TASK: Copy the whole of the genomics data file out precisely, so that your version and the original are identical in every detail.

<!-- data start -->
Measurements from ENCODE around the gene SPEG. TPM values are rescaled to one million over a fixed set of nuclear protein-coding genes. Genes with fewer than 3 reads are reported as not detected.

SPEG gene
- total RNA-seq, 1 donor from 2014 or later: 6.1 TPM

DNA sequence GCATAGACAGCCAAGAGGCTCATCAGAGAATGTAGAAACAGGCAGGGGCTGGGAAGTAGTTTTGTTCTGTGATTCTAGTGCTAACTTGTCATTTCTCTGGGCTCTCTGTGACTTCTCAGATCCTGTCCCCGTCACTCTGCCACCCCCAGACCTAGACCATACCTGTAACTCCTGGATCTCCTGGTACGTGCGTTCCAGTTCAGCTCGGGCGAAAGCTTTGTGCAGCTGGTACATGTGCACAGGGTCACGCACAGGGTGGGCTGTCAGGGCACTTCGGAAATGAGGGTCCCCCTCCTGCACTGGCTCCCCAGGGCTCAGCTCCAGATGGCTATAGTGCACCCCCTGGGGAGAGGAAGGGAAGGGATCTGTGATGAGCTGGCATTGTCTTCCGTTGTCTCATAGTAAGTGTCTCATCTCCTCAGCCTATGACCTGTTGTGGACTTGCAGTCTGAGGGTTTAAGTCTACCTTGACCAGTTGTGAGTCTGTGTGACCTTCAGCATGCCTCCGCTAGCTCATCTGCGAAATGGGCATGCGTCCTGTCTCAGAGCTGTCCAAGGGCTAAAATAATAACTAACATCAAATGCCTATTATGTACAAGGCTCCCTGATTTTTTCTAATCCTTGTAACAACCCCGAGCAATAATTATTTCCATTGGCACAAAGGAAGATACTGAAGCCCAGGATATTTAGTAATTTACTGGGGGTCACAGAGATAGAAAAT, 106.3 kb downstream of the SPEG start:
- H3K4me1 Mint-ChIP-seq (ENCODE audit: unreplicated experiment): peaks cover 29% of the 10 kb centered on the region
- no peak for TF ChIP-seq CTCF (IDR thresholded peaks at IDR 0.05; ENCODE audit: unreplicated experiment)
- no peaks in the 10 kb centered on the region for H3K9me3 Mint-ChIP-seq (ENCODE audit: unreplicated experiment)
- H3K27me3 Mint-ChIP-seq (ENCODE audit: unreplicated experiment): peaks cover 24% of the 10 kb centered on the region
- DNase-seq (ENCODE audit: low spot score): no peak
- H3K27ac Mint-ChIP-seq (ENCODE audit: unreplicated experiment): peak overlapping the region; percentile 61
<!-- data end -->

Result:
Measurements from ENCODE around the gene SPEG. TPM values are rescaled to one million over a fixed set of nuclear protein-coding genes. Genes with fewer than 3 reads are reported as not detected.

SPEG gene
- total RNA-seq, 1 donor from 2014 or later: 6.1 TPM

DNA sequence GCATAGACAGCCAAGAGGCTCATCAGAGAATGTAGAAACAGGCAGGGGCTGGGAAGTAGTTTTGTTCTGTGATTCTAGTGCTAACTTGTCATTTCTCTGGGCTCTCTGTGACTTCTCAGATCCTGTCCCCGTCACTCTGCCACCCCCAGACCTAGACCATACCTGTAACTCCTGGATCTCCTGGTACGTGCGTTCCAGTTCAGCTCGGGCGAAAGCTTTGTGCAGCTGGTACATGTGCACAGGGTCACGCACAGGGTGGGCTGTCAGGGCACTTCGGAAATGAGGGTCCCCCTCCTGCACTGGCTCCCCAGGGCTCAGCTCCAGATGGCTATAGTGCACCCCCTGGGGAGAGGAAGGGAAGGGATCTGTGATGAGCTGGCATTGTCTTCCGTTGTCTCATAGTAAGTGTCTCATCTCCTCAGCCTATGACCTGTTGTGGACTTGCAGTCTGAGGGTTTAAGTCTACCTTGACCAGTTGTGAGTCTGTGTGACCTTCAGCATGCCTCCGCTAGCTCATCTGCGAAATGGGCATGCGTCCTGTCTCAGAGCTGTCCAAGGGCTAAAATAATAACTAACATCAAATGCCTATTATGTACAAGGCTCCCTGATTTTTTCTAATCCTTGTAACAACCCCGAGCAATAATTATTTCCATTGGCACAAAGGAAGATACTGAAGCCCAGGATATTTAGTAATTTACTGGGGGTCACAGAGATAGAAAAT, 106.3 kb downstream of the SPEG start:
- H3K4me1 Mint-ChIP-seq (ENCODE audit: unreplicated experiment): peaks cover 29% of the 10 kb centered on the region
- no peak for TF ChIP-seq CTCF (IDR thresholded peaks at IDR 0.05; ENCODE audit: unreplicated experiment)
- no peaks in the 10 kb centered on the region for H3K9me3 Mint-ChIP-seq (ENCODE audit: unreplicated experiment)
- H3K27me3 Mint-ChIP-seq (ENCODE audit: unreplicated experiment): peaks cover 24% of the 10 kb centered on the region
- DNase-seq (ENCODE audit: low spot score): no peak
- H3K27ac Mint-ChIP-seq (ENCODE audit: unreplicated experiment): peak overlapping the region; percentile 61